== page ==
Two Alberta legislature pools to re-open on Canada Day

Nathan Cooper, speaker of the legislative assembly of Alberta, wades into a newly constructed reflecting pool outside the building on June 26, 2024. Two reconstructed pools are slated to open July 1, 2024.  (Submitted by the Alberta legislative assembly office. - image credit)
Nathan Cooper, speaker of the legislative assembly of Alberta, wades into a newly constructed reflecting pool outside the building on June 26, 2024. Two reconstructed pools are slated to open July 1, 2024. (Submitted by the Alberta legislative assembly office. - image credit)

The wait is almost over for anyone who has yearned to paddle or splash around in a pool outside the Alberta legislature.

More than four years after leaking pipes and crumbling concrete prompted the government's infrastructure department to turn off the taps, two of the three fountains have been restored and will open July 1.

"The upgrades of the Alberta legislature grounds continue the legacy of being a place for Albertans and visitors to gather, to build community and to look to the future of our province," Speaker Nathan Cooper said at a news conference Wednesday on a plaza overlooking the fountains.

Speaker Nathan Cooper recounts some of the history of the Alberta legislature grounds.
Speaker Nathan Cooper recounts some of the history of the Alberta legislature grounds.

Speaker Nathan Cooper recounts some of the history of the Alberta legislature grounds. (Arouna Sissoko/Radio-Canada)

Initially built in the 1970s, the three pools have been shut down since 2020, when persistent problems with leaking water lines and deteriorating concrete became unmanageable.

As of Canada Day, a reconstructed reflecting pool and dome fountain pool will re-open for public access. The problems with those pools began in 2016.

Cooper said the fountain was designed to mimic the dome atop of the legislature building.

"Seeing it through the window brightens my day on even the longest of speaker days," he said.

Construction continues on a final water feature on the north segment of the grounds.

In 2018, a concrete wading pool there began crumbling, exposing rebar. Last year, Alberta Infrastructure presented three possible designs for a replacement water feature for the public to vote on.

Infrastructure Minister Pete Guthrie said Wednesday that construction on a new spray park with a river feature running through it will continue until fall 2024. It should be ready for splashing around by summer 2025.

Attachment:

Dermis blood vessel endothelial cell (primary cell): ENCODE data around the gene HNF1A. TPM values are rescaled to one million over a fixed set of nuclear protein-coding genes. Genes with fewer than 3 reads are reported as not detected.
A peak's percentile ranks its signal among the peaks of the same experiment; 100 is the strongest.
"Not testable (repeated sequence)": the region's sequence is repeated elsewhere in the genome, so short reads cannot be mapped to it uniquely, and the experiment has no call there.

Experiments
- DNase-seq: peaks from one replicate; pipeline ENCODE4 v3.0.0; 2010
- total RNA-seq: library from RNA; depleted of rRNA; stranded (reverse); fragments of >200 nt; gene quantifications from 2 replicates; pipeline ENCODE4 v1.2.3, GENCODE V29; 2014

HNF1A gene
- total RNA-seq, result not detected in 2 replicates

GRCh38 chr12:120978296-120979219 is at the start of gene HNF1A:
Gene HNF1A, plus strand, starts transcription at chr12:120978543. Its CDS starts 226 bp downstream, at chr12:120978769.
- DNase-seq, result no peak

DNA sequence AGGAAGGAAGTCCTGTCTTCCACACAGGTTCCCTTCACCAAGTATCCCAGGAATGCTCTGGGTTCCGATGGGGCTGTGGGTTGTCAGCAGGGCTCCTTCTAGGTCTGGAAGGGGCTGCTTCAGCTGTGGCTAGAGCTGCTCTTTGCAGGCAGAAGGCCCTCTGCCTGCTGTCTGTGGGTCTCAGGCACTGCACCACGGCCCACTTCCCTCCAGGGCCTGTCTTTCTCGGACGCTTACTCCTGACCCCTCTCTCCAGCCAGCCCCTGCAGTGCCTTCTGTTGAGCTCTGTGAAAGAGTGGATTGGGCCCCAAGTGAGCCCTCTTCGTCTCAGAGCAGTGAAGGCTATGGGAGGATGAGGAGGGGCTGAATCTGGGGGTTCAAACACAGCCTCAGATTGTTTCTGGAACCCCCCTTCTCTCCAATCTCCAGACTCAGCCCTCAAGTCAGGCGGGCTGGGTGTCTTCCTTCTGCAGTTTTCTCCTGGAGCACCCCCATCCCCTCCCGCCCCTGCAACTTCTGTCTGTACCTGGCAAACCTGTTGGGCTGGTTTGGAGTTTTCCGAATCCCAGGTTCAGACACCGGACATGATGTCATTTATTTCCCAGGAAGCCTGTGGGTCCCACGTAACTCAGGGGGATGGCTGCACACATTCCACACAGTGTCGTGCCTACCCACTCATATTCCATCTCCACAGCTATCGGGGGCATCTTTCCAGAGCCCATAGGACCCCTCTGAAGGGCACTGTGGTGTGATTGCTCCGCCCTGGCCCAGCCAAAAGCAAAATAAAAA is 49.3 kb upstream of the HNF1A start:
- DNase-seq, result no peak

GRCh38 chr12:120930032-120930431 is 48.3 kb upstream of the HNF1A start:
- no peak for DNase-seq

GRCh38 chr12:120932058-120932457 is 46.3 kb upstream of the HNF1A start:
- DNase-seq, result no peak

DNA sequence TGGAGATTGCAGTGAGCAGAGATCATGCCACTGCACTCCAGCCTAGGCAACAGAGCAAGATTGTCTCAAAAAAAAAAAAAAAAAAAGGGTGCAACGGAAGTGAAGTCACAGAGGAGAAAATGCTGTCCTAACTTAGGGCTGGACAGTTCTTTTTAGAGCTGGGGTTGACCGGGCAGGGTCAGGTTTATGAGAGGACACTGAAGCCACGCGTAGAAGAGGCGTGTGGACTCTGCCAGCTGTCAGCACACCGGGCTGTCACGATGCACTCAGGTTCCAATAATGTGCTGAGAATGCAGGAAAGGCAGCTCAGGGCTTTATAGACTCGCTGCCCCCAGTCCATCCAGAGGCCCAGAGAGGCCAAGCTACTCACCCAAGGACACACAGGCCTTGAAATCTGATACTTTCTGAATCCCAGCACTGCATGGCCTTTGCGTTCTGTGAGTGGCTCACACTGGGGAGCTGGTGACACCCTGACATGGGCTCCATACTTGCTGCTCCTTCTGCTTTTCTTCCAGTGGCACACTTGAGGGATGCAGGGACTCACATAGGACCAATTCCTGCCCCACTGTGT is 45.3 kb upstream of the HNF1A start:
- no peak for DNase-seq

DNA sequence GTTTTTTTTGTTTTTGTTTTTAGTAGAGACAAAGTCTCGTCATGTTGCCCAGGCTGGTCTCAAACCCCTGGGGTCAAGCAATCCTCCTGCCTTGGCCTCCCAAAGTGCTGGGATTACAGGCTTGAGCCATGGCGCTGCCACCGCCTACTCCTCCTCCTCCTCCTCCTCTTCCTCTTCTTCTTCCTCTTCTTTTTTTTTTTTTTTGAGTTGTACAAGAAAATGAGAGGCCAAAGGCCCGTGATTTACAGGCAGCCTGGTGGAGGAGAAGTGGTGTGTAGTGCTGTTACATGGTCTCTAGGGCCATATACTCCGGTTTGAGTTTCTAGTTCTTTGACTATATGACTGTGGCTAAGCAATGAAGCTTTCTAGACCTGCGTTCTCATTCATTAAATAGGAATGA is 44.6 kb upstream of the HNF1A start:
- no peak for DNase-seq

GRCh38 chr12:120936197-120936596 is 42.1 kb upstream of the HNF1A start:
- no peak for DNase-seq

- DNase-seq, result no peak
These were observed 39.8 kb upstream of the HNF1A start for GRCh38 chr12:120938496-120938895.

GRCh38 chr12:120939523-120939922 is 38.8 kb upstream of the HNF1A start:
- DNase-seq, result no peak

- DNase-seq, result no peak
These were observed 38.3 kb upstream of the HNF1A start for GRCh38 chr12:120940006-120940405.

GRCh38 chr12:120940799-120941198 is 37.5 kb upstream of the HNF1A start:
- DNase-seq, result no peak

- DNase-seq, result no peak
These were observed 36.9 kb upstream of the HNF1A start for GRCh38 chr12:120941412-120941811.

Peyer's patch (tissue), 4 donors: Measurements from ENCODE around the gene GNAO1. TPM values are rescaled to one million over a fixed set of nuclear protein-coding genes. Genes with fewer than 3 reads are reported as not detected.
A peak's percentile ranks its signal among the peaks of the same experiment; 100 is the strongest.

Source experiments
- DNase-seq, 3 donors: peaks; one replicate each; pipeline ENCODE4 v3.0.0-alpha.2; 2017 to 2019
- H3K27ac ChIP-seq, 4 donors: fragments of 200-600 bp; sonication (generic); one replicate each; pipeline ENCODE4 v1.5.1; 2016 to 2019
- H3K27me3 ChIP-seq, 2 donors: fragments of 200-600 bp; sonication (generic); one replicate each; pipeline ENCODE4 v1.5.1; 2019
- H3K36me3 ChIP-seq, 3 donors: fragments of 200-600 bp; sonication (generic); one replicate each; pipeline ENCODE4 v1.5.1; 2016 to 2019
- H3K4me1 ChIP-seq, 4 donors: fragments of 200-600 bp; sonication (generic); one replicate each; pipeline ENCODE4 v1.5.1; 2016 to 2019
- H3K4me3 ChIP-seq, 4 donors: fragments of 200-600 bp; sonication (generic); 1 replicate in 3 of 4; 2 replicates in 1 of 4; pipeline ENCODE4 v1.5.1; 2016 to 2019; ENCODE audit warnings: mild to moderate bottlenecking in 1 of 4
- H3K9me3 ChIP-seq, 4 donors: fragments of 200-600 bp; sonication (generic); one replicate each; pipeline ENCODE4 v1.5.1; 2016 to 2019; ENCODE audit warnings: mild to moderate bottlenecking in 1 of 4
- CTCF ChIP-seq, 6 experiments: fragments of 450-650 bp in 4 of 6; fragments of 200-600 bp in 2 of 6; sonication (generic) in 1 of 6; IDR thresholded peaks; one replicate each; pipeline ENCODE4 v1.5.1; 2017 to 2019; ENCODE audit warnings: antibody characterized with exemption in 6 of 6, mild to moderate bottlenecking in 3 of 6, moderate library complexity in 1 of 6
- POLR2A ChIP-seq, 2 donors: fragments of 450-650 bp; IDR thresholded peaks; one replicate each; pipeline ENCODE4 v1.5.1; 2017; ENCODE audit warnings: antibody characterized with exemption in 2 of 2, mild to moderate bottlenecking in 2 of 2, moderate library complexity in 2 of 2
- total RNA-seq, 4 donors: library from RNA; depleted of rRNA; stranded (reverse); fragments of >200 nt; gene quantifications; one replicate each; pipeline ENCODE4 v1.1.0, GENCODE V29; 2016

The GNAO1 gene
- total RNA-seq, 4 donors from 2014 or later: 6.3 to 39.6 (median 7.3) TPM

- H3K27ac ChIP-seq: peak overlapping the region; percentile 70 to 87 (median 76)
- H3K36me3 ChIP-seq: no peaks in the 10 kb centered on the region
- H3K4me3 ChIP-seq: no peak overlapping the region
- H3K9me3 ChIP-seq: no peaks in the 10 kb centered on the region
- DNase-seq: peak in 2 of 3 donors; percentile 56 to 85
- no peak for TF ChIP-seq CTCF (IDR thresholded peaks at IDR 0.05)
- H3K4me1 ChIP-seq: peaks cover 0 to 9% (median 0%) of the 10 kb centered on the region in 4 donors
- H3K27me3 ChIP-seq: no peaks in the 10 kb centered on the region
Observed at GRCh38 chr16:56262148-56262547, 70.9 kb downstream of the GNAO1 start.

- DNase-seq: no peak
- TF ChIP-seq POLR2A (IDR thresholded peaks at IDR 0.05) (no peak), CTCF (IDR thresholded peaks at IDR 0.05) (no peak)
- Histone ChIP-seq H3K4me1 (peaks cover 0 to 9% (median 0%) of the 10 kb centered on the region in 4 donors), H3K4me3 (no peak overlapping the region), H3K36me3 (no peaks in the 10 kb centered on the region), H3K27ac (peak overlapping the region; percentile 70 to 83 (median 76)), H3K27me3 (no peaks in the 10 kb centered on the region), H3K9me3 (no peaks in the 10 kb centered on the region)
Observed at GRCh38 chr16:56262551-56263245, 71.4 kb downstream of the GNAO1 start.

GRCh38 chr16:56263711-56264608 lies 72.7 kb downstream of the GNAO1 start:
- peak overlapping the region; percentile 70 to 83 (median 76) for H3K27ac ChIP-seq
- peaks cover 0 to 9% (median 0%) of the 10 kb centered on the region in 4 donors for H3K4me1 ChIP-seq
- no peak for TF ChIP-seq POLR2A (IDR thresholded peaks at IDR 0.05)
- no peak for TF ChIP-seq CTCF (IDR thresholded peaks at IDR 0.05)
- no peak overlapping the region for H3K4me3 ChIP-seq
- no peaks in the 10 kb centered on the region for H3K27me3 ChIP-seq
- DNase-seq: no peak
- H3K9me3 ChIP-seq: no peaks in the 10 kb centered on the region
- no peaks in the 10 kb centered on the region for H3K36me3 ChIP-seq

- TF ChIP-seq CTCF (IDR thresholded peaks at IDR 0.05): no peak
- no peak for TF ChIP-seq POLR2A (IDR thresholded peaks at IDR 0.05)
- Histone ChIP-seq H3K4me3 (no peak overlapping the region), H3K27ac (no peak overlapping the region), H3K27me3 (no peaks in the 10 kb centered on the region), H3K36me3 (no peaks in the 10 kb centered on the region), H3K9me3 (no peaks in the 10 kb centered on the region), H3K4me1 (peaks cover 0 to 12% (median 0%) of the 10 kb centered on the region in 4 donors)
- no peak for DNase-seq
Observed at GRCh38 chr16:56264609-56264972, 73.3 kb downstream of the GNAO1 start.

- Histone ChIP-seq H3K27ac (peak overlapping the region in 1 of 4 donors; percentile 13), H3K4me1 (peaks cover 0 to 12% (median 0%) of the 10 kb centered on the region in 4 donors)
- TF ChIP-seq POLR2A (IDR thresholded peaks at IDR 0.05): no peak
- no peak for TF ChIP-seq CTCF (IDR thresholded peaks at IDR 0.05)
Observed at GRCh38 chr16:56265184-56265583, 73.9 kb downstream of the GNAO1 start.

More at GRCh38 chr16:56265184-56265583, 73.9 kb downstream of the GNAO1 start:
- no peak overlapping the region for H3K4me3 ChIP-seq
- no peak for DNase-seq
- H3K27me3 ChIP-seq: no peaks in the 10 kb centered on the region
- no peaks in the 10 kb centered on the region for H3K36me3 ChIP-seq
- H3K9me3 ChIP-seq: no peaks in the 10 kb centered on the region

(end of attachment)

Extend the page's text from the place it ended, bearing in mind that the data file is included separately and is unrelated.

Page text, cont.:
The revamp is a $20-million project, $8 million of which comes from the federal government and $12 million is provincial funding.

Demolition began on the pools in March 2023. A sprawling 150-metre by 50-metre structure covered much of the area throughout the winter to allow construction to continue during inclement weather.

Guthrie said workers poured about 2,690 cubic metres of concrete for the project and used about 181 tonnes of rebar.

Construction is ongoing at the north end of the legislature ground where the government is installing a new spray park. The feature will replace a concrete multi-level wading pool that was built in the 1970s. The restored dome fountain and reflecting pool are visible closer to the legislature building.
Construction is ongoing at the north end of the legislature ground where the government is installing a new spray park. The feature will replace a concrete multi-level wading pool that was built in the 1970s. The restored dome fountain and reflecting pool are visible closer to the legislature building.

Construction is ongoing at the north end of the legislature ground where the government is installing a new spray park. The feature will replace a concrete multi-level wading pool that was built in the 1970s. The restored dome fountain and reflecting pool are visible closer to the legislature building. (Janet French/CBC)

Guthrie, the MLA for Airdrie-Cochrane, said when he was first elected as an MLA in 2019, he was pleasantly surprised to see how many people used the legislature grounds and fountains as a gathering place.

"We've really done our best here to ensure that this is a spot for people to connect and catch up and to have a little fun in our capital city," he said.

The new pools had to meet updated standards, including using treated water, Guthrie said. The reflecting pool is also now shallower than it was — the previously knee-high water is now 15 centimetres deep.

Guthrie said a pool any deeper would have required the government to hire lifeguards around the clock.

He said he wanted the pools to be ready for Canada Day celebrations at the legislature. The festivities are from noon to 5 p.m. on July 1 and include music and cultural performances, storytelling, circus performers, food trucks, and is the only day the legislative chambers are open for public access.

Caitlin Sherban, who has three young children, is happy to see the fountains return to use.

"We're always down here every year for Canada Day," she said. "We love spending time down here with the kids doing any kind of swimming, and the food trucks."